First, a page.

Last week I was asked to come down to Bethel Seminary to give a short talk on some of the distinctives of leadership in the next generation. Here is the list that I came up with. I would have loved to have time to unpack these more fully, but I found it to be fruitful in my own life to think through them.
Next generation Christian leadership must be defined by:
- Being gospel centered: I must be gospel centered on both entry and living. The up-and-coming leaders have to understand that changed hearts lead to changed lives, not the other way around (Eph 4:17-24). We can no longer be leaders who are content with moralistic deism (meaning that people change their actions, but have no affection for Jesus, aren’t drawn to His beauty, etc.), but we must push people towards a real and true encounter with the living God. Of course, if we are going to push people to that spot we must be people who have gone there, and regularly go there ourselves. A cognitive agreement with a static statement of faith will no longer get the job done. Implicit within being gospel-centered leaders is that we are people who understand where we stand before God without the blood of Jesus, and where we stand before Him with the blood of Christ. It is this ‘gap of grace’ that motivates, molds, and changes us. It’s the ‘gap of grace’ (not will power) that empowers us to fight against sin and seek to become more like Jesus.
- We must become incarnational leaders: By this I mean that we have to be Being willing to lead people starting from where they are at. We cannot wait for people to come to us to be led, we must be willing to go where they are at, meet them there, and lead them to fullness of life in Jesus from wherever they start. This is the leadership that Jesus exhibited and is expressed in Philippians 2. This is a leadership that is defined by being adaptable rather than systematic. There will not be one ‘catch all’ that will be able to meet every person and lead every person.
- We must have an appreciation of the adaptability of the gospel. We have to see the opportunity that post-modernism presents… it can’t just be a threat to us. The fact that we live in a post-modern world (in the US at least) presents a great opportunity for the church. Because of post-modernism, my interactions with people on college campuses look a lot different than they probably did 20 years ago. Last week we surveyed over 250 people at Palomar and 60-70% of the people said that spirituality was ‘very important’ to them. We have to see that as an “in” not a threat. Now, that means that the starting point with people might be different (“If you were to die today, where would you go might not be the best opener anymore), but the opportunity to talk about Jesus is very real. People aren’t afraid of Jesus, they are drawn to Him, they just don’t know Him. The gospel has always been extremely culturally adaptable, that’s why there is no clear-cut description of what a worship service looks like in the Bible. Evangelism is the same way! Read about the way Paul presents the gospel at the Areopagus in Acts 17. Brilliant… and different from the way he way he interacted with Jews. It was an intentionally different starting place… but the end was the same! That’s the way we have to interact with postmodernity as well.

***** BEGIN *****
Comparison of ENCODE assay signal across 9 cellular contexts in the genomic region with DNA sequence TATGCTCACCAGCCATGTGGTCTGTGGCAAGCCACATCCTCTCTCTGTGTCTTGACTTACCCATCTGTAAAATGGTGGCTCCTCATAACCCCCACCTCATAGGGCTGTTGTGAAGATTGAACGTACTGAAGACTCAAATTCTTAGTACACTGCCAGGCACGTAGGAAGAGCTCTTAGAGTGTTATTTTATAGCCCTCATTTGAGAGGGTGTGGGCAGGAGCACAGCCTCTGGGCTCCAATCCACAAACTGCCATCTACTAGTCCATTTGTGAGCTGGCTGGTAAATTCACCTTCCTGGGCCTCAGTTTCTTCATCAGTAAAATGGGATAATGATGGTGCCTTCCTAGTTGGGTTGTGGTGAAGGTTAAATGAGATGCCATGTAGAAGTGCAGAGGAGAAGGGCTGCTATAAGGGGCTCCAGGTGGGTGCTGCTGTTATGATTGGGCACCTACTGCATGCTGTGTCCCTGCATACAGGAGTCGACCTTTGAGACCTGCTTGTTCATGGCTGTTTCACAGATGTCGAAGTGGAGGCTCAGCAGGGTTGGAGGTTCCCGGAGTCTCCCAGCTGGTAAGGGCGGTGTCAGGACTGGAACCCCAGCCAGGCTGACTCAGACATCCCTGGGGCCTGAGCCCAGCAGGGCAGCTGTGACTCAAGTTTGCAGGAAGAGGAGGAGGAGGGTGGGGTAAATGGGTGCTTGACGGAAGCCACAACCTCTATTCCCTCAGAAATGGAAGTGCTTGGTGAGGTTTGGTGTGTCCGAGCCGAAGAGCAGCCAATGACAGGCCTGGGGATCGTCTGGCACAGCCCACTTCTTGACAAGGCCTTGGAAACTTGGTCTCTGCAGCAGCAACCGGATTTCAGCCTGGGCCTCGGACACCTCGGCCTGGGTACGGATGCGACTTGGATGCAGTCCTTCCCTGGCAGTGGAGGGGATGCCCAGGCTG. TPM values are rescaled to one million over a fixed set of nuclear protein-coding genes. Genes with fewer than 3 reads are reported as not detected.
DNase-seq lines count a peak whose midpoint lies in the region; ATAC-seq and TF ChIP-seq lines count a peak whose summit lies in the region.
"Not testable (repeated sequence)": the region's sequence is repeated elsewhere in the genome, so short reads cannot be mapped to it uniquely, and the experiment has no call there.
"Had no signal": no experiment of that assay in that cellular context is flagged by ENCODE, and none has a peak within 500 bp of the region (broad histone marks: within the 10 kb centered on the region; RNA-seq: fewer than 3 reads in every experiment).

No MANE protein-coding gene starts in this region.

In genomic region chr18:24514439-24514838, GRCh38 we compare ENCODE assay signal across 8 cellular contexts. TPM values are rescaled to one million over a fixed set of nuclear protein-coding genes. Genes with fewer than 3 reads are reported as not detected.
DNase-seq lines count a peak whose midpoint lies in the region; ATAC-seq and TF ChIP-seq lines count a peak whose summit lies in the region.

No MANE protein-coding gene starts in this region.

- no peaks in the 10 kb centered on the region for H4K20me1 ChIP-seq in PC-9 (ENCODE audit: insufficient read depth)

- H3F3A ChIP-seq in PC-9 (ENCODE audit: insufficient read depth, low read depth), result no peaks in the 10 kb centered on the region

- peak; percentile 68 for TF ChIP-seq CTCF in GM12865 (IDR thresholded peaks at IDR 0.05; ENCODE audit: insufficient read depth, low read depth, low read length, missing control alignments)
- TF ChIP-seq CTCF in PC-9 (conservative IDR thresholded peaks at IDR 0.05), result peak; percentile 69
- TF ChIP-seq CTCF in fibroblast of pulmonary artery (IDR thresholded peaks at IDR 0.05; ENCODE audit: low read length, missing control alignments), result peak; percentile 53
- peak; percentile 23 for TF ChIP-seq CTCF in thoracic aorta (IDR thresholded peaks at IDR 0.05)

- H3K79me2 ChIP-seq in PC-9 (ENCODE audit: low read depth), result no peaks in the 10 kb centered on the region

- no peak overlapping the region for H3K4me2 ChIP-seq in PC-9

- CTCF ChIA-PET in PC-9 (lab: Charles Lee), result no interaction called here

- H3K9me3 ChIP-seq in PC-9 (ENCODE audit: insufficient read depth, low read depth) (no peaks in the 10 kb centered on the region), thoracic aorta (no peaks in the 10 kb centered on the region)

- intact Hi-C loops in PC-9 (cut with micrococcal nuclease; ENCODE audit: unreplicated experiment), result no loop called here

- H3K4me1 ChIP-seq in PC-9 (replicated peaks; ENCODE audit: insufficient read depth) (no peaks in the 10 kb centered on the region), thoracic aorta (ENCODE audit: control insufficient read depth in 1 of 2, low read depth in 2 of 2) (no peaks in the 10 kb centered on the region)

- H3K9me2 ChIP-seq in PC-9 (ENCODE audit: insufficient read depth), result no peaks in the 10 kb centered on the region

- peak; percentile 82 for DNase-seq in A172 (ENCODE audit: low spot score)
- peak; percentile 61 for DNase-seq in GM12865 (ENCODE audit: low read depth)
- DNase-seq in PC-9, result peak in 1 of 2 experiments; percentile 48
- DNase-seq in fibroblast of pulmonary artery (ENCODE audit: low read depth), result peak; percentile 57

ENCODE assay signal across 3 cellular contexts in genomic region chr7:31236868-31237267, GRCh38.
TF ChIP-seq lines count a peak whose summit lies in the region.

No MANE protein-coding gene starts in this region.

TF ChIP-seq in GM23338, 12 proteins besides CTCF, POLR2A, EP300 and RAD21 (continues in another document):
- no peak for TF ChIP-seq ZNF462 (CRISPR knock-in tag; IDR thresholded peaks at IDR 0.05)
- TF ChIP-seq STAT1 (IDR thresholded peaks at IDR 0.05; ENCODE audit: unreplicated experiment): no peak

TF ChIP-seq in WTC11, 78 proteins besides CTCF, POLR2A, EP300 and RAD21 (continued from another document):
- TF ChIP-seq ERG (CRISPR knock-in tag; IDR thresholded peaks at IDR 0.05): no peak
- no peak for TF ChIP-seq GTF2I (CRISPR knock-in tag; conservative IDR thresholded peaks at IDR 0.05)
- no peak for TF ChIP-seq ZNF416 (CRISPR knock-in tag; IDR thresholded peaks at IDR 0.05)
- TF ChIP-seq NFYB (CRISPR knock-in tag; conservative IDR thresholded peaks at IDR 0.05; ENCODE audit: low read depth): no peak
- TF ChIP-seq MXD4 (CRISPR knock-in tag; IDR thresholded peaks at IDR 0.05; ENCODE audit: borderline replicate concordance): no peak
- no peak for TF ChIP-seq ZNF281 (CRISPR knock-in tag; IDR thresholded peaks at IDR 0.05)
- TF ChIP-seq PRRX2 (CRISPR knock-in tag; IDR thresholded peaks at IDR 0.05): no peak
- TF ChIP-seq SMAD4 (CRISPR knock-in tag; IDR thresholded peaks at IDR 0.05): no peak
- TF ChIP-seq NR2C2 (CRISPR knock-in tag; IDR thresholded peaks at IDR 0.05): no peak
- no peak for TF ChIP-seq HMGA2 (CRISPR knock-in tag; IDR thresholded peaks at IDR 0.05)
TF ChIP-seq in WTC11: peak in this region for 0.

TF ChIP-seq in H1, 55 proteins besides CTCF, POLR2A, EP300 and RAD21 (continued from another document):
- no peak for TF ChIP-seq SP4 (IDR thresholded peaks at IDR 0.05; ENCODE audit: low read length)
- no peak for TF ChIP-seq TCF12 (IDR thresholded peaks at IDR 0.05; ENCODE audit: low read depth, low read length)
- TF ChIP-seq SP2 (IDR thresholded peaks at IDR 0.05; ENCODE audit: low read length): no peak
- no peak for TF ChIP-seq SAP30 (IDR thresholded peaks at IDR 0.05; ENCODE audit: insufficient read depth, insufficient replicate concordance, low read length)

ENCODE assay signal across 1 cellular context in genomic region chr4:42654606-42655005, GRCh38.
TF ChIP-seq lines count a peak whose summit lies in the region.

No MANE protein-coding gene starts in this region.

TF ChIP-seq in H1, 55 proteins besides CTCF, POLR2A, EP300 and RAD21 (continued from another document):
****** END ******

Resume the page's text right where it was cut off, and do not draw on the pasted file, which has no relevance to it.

- A movement from conveyor of information to painter. Thomas Friedman wrote The World is Flat in 2005. In this book he asserted that the spread of information is taking place at an exponential rate. Indeed, since the book was written the pace has accelerated even more. There are significant implications of this for the next generation leader. He/She cannot merely hold information and deliver it – that’s not unique anymore! Pastors have to realize that merely acquiring information is not a job niche anymore. In fact, people can get about 70% of the information that you deliver in a sermon on their phone while you are speaking! As someone who communicates regularly, that’s sort of scary. So, our goal has to change. Because people can get most of the information they want, we have to move from merely delivering information to painting for transformation. We have to synthesize information, take truth, and with that truth paint a picture of Jesus that people’s hearts are drawn to. We have to exalt Him and lift Him up… point to Him… paint a picture of Him for people. The painting is with our words and with our life! This requires us to be personally invested in the gospel and the people we lead!
- Leadership has to be transparent and authentic – I’m in this with you. The next leaders have to be people who live it with their people – gone are the days when the leader is viewed as otherworldly or that they have it all together all the time. It means for me that I have a group of guys in my life who I am honest with and who I’m doing life with… (1 Thessalonians 2:8). I have to be willing to admit that I haven’t arrived, but that I’m fighting to know Christ more and be found in Him. There has to be humility and a desire to learn.
There is my short list that I shared at Bethel. I’d love to know what you would add or subtract.